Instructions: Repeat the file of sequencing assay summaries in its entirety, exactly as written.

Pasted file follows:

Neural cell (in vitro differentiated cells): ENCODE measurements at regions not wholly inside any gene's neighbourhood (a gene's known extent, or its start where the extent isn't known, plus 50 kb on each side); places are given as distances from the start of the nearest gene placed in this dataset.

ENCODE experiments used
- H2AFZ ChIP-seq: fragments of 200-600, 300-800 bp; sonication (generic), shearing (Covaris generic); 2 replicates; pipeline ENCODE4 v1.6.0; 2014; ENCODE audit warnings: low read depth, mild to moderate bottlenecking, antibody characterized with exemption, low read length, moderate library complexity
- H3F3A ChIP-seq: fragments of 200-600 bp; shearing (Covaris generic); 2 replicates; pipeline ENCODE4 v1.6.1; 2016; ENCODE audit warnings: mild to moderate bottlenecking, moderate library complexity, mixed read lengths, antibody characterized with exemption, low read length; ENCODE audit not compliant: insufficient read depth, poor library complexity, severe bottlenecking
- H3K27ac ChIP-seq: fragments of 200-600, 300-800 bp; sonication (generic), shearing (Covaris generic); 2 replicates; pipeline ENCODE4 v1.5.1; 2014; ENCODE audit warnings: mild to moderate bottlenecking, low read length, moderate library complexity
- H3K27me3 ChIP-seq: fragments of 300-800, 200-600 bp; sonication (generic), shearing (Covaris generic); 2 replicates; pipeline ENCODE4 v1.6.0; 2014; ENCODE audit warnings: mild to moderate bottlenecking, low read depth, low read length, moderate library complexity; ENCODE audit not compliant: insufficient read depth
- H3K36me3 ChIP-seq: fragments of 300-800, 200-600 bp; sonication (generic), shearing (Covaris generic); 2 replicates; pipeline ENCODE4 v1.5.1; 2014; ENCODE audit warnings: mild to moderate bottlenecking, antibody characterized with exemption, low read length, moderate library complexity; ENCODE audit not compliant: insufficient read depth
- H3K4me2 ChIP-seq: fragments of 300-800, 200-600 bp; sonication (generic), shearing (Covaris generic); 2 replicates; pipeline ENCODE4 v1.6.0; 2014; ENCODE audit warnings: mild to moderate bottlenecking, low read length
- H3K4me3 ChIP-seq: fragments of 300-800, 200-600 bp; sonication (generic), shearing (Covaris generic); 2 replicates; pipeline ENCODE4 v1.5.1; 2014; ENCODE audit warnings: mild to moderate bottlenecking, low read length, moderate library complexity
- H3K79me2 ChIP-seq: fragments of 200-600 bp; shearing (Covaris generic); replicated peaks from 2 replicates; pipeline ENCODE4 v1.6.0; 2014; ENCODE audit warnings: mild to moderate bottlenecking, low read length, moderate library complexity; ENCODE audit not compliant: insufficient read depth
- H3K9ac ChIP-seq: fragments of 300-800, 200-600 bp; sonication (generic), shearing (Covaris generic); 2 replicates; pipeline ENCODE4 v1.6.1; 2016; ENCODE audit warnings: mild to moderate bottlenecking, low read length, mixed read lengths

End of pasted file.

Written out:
Neural cell (in vitro differentiated cells): ENCODE measurements at regions not wholly inside any gene's neighbourhood (a gene's known extent, or its start where the extent isn't known, plus 50 kb on each side); places are given as distances from the start of the nearest gene placed in this dataset.

ENCODE experiments used
- H2AFZ ChIP-seq: fragments of 200-600, 300-800 bp; sonication (generic), shearing (Covaris generic); 2 replicates; pipeline ENCODE4 v1.6.0; 2014; ENCODE audit warnings: low read depth, mild to moderate bottlenecking, antibody characterized with exemption, low read length, moderate library complexity
- H3F3A ChIP-seq: fragments of 200-600 bp; shearing (Covaris generic); 2 replicates; pipeline ENCODE4 v1.6.1; 2016; ENCODE audit warnings: mild to moderate bottlenecking, moderate library complexity, mixed read lengths, antibody characterized with exemption, low read length; ENCODE audit not compliant: insufficient read depth, poor library complexity, severe bottlenecking
- H3K27ac ChIP-seq: fragments of 200-600, 300-800 bp; sonication (generic), shearing (Covaris generic); 2 replicates; pipeline ENCODE4 v1.5.1; 2014; ENCODE audit warnings: mild to moderate bottlenecking, low read length, moderate library complexity
- H3K27me3 ChIP-seq: fragments of 300-800, 200-600 bp; sonication (generic), shearing (Covaris generic); 2 replicates; pipeline ENCODE4 v1.6.0; 2014; ENCODE audit warnings: mild to moderate bottlenecking, low read depth, low read length, moderate library complexity; ENCODE audit not compliant: insufficient read depth
- H3K36me3 ChIP-seq: fragments of 300-800, 200-600 bp; sonication (generic), shearing (Covaris generic); 2 replicates; pipeline ENCODE4 v1.5.1; 2014; ENCODE audit warnings: mild to moderate bottlenecking, antibody characterized with exemption, low read length, moderate library complexity; ENCODE audit not compliant: insufficient read depth
- H3K4me2 ChIP-seq: fragments of 300-800, 200-600 bp; sonication (generic), shearing (Covaris generic); 2 replicates; pipeline ENCODE4 v1.6.0; 2014; ENCODE audit warnings: mild to moderate bottlenecking, low read length
- H3K4me3 ChIP-seq: fragments of 300-800, 200-600 bp; sonication (generic), shearing (Covaris generic); 2 replicates; pipeline ENCODE4 v1.5.1; 2014; ENCODE audit warnings: mild to moderate bottlenecking, low read length, moderate library complexity
- H3K79me2 ChIP-seq: fragments of 200-600 bp; shearing (Covaris generic); replicated peaks from 2 replicates; pipeline ENCODE4 v1.6.0; 2014; ENCODE audit warnings: mild to moderate bottlenecking, low read length, moderate library complexity; ENCODE audit not compliant: insufficient read depth
- H3K9ac ChIP-seq: fragments of 300-800, 200-600 bp; sonication (generic), shearing (Covaris generic); 2 replicates; pipeline ENCODE4 v1.6.1; 2016; ENCODE audit warnings: mild to moderate bottlenecking, low read length, mixed read lengths